SCOPE: Gut barrier dysfunction and inflammation originating from a dysbiotic gut microbiota (GM) are strongly associated with a high-fat diet (HFD). Anthocyanins from Lycium ruthenicum (ACs) show antiobesity effects through modulating the GM. However, the mechanism linking the antiobesity effects of ACs and GM modulation remains obscure. METHODS AND RESULTS: To investigate the ameliorative effects of ACs on colonic barrier dysfunction and inflammation, mice are fed an HFD with or without ACs at doses of 50, 100, and 200 mg kg-1 for 12 weeks. AC supplementation reduced weight gain, enriched short-chain fatty acid (SCFA)-producing bacteria (e.g., Ruminococcaceae, Muribaculaceae, Akkermansia, Ruminococcaceae_UCG-014, and Bacteroides) and SCFA content, depleted endotoxin-producing bacteria (e.g., Helicobacter and Desulfovibrionaceae), and decreased endotoxin (i.e., lipopolysaccharide) levels. SCFAs substantially activated G protein-coupled receptors (GPRs), inhibited histone deacetylases (HDAC), increased intestinal tight junction mRNA and protein expression levels, reduced intestinal permeability, and protected intestinal barrier integrity in HFD-induced mice. These effects mitigate intestinal inflammation by inhibiting the LPS/NF-κB/TLR4 pathway. CONCLUSION: These data indicates that ACs can mitigate colonic barrier dysfunction and inflammation, induce SCFA production and inhibit endotoxin production by modulating the GM in HFD-fed mice. This finding provides a clue for understanding the antiobesity effects of ACs.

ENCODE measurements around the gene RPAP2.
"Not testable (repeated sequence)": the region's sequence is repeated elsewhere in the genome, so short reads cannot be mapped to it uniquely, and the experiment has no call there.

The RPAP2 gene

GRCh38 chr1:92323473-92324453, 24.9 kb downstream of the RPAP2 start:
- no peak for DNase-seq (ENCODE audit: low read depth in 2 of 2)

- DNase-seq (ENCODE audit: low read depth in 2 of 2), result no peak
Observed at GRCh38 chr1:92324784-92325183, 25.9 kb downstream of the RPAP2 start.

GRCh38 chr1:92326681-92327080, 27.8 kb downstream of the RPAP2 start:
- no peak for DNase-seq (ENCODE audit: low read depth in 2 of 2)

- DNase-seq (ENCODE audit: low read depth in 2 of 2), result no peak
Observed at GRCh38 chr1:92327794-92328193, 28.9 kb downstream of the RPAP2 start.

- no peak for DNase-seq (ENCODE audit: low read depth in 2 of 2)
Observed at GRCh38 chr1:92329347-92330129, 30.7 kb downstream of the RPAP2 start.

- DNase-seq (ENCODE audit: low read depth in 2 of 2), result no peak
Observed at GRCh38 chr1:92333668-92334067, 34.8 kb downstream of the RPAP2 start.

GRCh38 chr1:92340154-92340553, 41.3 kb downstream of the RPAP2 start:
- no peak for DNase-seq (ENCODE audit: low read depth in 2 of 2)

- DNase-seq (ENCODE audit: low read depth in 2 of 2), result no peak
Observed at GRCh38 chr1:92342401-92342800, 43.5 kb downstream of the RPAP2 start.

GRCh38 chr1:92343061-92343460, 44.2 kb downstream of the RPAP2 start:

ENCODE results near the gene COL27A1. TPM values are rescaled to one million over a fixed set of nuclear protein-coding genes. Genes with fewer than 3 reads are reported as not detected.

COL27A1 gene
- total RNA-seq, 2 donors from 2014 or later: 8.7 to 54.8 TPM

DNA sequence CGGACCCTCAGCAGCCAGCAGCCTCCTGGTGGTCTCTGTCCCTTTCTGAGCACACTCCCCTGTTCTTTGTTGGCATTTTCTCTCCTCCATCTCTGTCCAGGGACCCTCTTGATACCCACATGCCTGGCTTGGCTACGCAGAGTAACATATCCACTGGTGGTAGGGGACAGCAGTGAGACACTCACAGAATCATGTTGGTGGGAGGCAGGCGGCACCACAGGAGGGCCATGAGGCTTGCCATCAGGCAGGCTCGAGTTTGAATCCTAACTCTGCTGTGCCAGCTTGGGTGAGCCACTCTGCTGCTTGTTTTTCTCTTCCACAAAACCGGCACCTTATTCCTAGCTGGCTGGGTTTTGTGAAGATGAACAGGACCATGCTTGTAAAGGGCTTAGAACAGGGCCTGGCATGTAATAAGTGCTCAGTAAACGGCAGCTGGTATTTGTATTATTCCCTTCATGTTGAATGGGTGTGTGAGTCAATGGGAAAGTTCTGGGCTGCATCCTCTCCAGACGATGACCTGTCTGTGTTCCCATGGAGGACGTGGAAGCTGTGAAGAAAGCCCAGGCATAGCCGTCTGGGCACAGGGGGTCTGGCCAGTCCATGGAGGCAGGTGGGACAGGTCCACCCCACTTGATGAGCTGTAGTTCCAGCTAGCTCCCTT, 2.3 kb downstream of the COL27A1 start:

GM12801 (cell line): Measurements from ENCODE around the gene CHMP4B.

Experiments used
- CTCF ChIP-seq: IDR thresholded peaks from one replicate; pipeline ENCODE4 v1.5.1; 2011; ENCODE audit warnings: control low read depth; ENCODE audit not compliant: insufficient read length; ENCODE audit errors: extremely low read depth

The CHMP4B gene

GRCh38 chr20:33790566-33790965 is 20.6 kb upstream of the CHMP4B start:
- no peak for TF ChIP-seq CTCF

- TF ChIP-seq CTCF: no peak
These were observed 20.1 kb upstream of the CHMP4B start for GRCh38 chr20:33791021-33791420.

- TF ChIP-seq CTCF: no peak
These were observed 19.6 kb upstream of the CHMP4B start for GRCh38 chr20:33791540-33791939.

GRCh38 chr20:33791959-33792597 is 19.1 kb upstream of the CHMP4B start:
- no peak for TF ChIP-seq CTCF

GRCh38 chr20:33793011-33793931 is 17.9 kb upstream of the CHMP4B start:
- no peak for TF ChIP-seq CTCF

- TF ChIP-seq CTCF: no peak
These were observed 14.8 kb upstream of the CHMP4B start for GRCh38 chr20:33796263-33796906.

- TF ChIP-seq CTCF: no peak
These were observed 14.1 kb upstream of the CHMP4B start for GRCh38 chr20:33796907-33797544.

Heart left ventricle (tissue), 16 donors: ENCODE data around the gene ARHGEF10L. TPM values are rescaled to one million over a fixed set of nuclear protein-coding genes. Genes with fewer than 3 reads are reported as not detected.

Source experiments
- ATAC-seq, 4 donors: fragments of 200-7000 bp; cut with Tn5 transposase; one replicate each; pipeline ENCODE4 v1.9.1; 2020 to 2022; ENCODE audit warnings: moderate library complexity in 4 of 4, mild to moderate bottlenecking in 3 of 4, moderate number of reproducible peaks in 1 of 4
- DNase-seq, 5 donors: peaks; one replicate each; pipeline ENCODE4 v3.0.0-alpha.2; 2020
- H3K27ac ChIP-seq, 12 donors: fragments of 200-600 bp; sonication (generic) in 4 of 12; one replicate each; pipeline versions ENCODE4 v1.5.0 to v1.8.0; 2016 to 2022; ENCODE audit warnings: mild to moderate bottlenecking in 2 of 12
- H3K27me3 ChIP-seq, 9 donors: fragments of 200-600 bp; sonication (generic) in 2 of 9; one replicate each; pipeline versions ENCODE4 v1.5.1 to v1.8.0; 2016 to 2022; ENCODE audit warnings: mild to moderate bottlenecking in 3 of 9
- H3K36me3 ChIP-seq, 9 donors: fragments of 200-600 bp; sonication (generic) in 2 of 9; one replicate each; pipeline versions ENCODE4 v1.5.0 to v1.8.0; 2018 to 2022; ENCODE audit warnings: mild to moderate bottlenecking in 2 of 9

Assuntos
Antocianinas/farmacologia , Colite/tratamento farmacológico , Dieta Hiperlipídica/efeitos adversos , Microbioma Gastrointestinal/efeitos dos fármacos , Lycium/química , Animais , Antocianinas/análise , Antocianinas/química , Colite/etiologia , Colite/microbiologia , Ácidos Graxos Voláteis/metabolismo , Fezes/microbiologia , Microbioma Gastrointestinal/fisiologia , Mucosa Intestinal/efeitos dos fármacos , Mucosa Intestinal/metabolismo , Intestinos/efeitos dos fármacos , Masculino , Camundongos Endogâmicos C57BL , NF-kappa B/metabolismo , Obesidade/etiologia , Obesidade/prevenção & controle , Receptor 4 Toll-Like/metabolismo